What do these numbers mean?

Professor Catherine Bennett, Chair in Epidemiology at Deakin University, said “it’s a really difficult time to assess what’s really going on”.

Case numbers appear to be coming down nationally, whereas the average number of deaths has moved upward.

Professor Bennett said: “When you look at the deaths data, there is a delay. People often survive the initial infection. It can take them a week or two to get really unwell and pass away.

“So we’re still seeing the deaths associated with the peak in case numbers.”

There’s also the likelihood that case numbers are being undercounted because “we’re probably not fastidious in getting tested”.

Plus, there’s the grim reality that the more cases of COVID-19 will lead to a higher number of deaths.

But compared with where we were in October last year, before vaccination took off, the proportion of people dying from COVID-19 is much lower.

“Our infection rate has gone from 2750 a day to 40,000 or more a day, but a smaller proportion are ending up in hospital,” she said.

Still, the raw numbers add up

Professor Nikolai Petrovsky is a professor of medicine at Flinders University involved in vaccine research.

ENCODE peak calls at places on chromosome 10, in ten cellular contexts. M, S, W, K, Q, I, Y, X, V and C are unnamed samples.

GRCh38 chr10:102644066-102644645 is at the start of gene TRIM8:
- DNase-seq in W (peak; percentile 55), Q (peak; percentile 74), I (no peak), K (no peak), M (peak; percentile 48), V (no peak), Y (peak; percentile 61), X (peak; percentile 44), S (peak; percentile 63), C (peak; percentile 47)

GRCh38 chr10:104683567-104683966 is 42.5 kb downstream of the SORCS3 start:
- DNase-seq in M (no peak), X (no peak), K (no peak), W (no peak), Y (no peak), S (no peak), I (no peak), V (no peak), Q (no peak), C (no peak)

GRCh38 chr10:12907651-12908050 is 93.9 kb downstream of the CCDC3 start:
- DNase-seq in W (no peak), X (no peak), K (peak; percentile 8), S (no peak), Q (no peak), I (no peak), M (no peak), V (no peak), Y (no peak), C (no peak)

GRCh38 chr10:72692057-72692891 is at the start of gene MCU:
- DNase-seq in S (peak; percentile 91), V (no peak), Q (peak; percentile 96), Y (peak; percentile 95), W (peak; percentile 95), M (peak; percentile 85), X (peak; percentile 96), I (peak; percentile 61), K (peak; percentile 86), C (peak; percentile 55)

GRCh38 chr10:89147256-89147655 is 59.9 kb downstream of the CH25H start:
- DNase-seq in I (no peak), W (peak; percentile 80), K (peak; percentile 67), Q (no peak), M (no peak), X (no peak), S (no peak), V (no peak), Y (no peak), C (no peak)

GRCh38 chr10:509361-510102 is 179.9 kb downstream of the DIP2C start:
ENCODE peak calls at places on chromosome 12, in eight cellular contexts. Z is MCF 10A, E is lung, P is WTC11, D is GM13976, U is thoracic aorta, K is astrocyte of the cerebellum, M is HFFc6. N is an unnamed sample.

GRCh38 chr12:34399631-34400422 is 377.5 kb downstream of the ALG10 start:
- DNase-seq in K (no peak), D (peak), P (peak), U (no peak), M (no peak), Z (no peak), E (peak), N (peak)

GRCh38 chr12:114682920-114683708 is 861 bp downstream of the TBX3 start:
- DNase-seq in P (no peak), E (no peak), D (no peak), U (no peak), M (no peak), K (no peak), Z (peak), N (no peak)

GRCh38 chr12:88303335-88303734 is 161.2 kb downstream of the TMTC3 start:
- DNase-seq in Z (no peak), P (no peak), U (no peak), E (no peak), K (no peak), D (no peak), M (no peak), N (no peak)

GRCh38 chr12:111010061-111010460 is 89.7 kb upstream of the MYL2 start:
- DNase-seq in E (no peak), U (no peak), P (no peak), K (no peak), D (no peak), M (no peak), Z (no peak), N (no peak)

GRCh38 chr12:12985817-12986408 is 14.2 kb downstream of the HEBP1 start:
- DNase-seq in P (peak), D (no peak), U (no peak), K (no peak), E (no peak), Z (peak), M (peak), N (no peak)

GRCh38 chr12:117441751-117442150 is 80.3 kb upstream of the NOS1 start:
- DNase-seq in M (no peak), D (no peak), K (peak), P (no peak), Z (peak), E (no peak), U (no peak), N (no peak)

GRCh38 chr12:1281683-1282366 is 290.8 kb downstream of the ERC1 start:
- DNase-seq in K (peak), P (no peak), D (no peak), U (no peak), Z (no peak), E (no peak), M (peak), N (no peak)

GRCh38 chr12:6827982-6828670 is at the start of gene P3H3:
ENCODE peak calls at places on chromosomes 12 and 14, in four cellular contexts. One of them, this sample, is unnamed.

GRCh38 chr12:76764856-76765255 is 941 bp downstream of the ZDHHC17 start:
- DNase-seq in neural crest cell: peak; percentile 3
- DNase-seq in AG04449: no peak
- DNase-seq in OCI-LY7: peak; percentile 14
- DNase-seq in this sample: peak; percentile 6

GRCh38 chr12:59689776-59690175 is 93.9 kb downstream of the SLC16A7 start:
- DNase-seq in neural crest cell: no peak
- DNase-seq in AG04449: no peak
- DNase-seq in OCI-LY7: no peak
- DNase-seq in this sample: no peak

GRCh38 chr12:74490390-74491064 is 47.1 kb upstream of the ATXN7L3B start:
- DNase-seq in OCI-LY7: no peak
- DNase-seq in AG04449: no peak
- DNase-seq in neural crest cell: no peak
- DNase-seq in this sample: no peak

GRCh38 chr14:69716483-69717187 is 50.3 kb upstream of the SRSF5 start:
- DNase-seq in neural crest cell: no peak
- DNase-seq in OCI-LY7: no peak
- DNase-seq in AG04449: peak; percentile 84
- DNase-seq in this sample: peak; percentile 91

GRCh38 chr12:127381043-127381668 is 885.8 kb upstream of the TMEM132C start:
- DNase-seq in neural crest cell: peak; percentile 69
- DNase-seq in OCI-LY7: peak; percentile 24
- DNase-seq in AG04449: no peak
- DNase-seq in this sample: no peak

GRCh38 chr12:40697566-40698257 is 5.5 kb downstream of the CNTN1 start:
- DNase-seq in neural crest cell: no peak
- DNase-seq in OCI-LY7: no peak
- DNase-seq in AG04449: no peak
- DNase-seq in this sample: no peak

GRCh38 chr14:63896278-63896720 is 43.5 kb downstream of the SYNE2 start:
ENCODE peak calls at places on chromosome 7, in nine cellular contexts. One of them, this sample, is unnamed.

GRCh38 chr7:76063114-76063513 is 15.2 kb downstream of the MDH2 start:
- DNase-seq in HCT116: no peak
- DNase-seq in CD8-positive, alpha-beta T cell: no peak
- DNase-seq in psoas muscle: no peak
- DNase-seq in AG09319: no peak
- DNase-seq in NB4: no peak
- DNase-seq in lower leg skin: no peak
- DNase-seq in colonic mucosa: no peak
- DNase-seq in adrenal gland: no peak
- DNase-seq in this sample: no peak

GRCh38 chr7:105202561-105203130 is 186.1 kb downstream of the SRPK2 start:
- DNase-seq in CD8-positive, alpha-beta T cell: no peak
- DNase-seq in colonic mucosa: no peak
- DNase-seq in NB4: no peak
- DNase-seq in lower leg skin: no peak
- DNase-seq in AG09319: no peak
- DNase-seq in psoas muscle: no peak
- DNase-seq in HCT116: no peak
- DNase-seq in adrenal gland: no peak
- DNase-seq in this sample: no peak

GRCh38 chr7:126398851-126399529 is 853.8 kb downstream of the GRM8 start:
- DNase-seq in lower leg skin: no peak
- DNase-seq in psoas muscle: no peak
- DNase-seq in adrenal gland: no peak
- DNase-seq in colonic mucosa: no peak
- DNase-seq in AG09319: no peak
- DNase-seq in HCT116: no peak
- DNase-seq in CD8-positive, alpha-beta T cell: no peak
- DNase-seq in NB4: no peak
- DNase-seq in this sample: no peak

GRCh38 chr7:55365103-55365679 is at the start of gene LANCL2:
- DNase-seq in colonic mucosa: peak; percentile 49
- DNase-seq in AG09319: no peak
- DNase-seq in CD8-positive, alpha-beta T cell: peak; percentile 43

He said that people were sold the idea that the vaccines would prevent them from infecting their older and vulnerable relatives.

“I think this surprised people because they were told the vaccines would stop all that,” he said.

“We’re seeing a high level of community transmission despite high rates of vaccination.”

In other words, more people need to be aware that they might pose a risk to their vulnerable relatives.

Professor Petrovsky noted that “governments are still reacting to two-year-old data and their policies don’t match what’s happening today”.

The new kind of flu, get used to it

In a few days it will have been a month since the election was called. The number of COVID deaths will by then exceed one thousand. How do we get our heads around that?

Professor Petrovsky said that in a bad flu season, a similar number of deaths “wouldn’t be necessarily surprising”.

He said by far the deaths will be those of “very frail people”.

COVID-19 or a bad flu will have “accelerated what was going to occur already”. He said this reality “is what they call learning to live with the virus. The virus is here to stay”.

He added: “We need to do our best to minimise this impact, just like we do with the flu. But we don’t stop flu deaths with the elderly until we find some miraculous solution. Which we haven’t done with the flu. It’s a work in progress.”

Will the electorate care?

Associate Professor Paul Williams, a political scientist at Griffith University, doesn’t foresee the Coalition being punished for these high death numbers.

“COVID management isn’t an issue for the electorate,” he said. “They’ve moved on.”

Cost-of-living issues have their attention.

Dr Williams said he was actually surprised that Scott Morrison isn’t trumpeting his COVID-19 response. He believes that most people think he did a good job overall.

Whether that’s true or not, if the electorate no longer cares about a pandemic that still rages, why should he?